Would your average Joe know how to do ballet's most basic step: a plié? Or, more to the point, even know what it is?
SELF decided to find out.
When Lisset Santander bourréed onstage as Myrtha in BalletMet's Giselle this past February, her consummate portrayal of the Queen of the Wilis was marked by steely grace and litheness. The former Cuban National Ballet dancer had defected to the U.S. at 21, and after two years with the Ohio company, she's now closer to the dance career she says she always wanted: one of limitless possibilities.
For 17 years, James Samson has been the model Paul Taylor dancer. There is something fundamentally decent about his stage persona. He's a tall dancer—six feet—but never imposes himself. He's muscular, but gentle. And when he moves, it is his humanity that shines through, even more than his technique.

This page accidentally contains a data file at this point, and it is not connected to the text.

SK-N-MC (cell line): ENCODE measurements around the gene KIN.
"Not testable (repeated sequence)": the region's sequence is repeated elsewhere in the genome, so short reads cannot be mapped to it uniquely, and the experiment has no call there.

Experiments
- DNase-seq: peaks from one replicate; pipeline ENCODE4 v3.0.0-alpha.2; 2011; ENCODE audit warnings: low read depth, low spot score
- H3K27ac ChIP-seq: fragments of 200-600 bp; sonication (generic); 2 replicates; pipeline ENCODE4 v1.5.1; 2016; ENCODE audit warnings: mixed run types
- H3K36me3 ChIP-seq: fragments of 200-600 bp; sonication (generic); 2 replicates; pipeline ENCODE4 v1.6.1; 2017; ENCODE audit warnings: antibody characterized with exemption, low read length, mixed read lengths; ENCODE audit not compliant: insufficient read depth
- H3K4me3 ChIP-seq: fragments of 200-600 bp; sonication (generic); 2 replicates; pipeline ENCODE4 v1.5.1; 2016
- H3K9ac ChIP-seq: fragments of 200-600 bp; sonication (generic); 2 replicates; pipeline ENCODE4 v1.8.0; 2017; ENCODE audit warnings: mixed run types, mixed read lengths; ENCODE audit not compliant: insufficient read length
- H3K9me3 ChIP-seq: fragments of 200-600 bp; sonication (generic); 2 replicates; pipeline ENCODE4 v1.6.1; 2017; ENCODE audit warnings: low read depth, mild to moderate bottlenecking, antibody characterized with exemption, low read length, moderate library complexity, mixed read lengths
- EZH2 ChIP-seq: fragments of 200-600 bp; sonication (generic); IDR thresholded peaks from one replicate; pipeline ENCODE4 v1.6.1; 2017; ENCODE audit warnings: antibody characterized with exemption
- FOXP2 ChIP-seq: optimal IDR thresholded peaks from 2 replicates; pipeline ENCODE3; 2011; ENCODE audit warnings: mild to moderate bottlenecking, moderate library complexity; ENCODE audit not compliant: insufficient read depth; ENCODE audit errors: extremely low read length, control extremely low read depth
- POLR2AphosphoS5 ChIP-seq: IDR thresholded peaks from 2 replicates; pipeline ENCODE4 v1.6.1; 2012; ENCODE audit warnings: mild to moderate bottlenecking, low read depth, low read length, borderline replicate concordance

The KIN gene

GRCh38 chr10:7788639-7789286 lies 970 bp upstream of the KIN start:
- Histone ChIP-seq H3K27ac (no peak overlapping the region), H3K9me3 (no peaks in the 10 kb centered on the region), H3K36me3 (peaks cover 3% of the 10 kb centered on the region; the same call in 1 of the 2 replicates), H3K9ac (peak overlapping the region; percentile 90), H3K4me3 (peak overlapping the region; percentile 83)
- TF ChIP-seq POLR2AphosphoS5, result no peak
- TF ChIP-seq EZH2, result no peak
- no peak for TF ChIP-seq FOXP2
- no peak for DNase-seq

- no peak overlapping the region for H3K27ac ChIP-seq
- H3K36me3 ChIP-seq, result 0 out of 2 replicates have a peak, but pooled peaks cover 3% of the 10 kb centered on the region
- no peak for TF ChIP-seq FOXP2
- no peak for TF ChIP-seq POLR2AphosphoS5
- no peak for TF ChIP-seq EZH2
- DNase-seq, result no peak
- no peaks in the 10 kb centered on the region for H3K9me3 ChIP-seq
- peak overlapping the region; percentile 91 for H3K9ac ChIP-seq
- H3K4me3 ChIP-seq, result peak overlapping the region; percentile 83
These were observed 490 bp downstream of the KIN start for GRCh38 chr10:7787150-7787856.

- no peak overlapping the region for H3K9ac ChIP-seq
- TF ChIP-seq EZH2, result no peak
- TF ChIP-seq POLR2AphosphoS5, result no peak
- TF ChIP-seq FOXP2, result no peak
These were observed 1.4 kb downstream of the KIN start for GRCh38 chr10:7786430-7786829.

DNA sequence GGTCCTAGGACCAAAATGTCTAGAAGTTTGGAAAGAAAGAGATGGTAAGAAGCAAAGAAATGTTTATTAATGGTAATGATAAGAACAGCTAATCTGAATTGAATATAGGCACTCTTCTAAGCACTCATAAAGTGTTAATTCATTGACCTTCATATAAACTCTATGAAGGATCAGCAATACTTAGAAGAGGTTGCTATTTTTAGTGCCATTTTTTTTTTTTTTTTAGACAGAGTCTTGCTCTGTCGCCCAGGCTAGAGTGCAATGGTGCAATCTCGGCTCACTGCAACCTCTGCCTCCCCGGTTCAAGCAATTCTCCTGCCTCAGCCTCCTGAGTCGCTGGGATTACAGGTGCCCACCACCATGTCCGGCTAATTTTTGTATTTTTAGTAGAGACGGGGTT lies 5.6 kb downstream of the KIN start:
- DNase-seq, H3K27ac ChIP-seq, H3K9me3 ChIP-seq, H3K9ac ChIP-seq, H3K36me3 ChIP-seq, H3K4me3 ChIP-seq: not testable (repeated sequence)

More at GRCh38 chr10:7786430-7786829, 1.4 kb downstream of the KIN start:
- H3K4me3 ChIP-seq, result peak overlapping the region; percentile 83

But all dancing careers come to an end, and James Samson's is no exception; now 43, he'll be retiring in August, after a final performance at the Teatro Romano in Verona, where he'll be dancing in Cloven Kingdom, Piazzolla Caldera and Promethean Fire.
The wait for Alexei Ratmansky's restaging of Petipa's Harlequinade is almost over! But if you can't wait until American Ballet Theatre officially debuts the ballet at the Metropolitan Opera House on June 6, we've got you covered. ABT brought the Harlequinade characters to life (and to the Alder Mansion in Yonkers, NY) in a short film by Ezra Hurwitz, and it's a guaranteed to make you laugh.